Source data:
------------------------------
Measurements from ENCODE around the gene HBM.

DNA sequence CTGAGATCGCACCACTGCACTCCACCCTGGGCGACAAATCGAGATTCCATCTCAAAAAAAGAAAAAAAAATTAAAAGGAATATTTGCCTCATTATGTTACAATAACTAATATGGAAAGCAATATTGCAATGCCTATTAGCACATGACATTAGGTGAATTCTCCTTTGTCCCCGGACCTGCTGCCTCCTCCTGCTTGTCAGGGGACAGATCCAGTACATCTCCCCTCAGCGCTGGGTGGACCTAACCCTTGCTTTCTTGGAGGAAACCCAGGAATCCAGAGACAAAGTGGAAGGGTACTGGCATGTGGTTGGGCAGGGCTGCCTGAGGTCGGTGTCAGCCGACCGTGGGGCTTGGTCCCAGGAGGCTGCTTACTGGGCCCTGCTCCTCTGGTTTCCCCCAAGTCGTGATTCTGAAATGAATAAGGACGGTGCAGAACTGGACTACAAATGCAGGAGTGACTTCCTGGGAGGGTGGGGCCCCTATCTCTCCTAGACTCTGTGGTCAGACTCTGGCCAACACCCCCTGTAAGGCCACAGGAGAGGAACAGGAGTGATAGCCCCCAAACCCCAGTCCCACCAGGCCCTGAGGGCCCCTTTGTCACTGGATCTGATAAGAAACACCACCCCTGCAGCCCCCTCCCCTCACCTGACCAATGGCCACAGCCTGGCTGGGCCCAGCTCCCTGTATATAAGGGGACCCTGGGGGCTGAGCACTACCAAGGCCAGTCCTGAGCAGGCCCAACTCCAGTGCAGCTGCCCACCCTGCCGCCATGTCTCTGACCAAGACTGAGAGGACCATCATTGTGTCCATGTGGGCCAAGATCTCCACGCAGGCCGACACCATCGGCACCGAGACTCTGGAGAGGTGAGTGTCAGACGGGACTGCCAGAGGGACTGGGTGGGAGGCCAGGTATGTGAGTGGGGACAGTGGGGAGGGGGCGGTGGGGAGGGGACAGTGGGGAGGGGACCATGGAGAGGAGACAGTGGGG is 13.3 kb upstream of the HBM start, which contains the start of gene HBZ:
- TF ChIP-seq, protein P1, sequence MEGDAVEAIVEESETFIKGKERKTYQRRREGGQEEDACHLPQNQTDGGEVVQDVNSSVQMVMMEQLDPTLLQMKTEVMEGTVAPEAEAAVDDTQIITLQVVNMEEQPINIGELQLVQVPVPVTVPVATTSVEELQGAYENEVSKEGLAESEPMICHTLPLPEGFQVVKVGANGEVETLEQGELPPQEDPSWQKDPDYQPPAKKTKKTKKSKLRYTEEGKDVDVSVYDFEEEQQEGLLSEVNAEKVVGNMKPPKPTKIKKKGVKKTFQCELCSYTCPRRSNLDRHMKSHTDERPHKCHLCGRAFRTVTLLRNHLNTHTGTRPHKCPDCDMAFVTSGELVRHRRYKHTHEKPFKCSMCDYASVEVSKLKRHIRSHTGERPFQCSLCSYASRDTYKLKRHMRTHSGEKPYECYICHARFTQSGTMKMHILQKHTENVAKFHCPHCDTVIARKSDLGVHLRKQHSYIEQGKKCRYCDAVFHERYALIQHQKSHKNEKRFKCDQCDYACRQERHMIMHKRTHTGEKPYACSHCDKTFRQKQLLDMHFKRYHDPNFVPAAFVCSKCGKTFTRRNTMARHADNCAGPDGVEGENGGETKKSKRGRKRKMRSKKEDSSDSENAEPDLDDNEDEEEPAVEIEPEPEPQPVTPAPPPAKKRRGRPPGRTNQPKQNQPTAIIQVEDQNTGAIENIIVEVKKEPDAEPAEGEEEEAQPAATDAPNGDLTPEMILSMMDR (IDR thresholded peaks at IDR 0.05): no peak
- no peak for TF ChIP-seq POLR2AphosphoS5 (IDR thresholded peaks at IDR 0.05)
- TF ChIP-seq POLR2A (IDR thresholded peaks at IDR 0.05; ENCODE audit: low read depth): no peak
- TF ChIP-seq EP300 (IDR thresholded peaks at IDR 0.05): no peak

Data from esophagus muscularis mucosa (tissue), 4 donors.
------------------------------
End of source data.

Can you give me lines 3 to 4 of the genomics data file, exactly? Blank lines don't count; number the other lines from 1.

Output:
- TF ChIP-seq, protein P1, sequence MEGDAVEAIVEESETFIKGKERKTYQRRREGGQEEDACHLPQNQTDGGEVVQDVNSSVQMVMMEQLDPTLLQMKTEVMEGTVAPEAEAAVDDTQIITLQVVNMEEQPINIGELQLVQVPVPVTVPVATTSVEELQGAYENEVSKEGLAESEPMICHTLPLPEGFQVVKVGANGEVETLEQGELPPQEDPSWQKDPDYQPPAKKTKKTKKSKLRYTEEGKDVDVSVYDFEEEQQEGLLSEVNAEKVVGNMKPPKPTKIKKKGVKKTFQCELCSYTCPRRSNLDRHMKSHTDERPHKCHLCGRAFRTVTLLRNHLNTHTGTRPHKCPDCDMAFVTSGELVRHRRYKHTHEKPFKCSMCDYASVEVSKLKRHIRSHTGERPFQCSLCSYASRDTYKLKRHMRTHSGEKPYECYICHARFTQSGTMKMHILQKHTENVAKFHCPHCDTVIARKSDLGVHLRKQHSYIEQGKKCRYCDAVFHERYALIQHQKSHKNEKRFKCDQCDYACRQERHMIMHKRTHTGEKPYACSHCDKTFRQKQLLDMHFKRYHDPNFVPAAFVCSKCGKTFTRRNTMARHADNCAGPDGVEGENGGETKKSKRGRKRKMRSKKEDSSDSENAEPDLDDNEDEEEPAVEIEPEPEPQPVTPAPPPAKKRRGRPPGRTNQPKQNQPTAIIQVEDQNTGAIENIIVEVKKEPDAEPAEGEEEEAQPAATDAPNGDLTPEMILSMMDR (IDR thresholded peaks at IDR 0.05): no peak
- no peak for TF ChIP-seq POLR2AphosphoS5 (IDR thresholded peaks at IDR 0.05)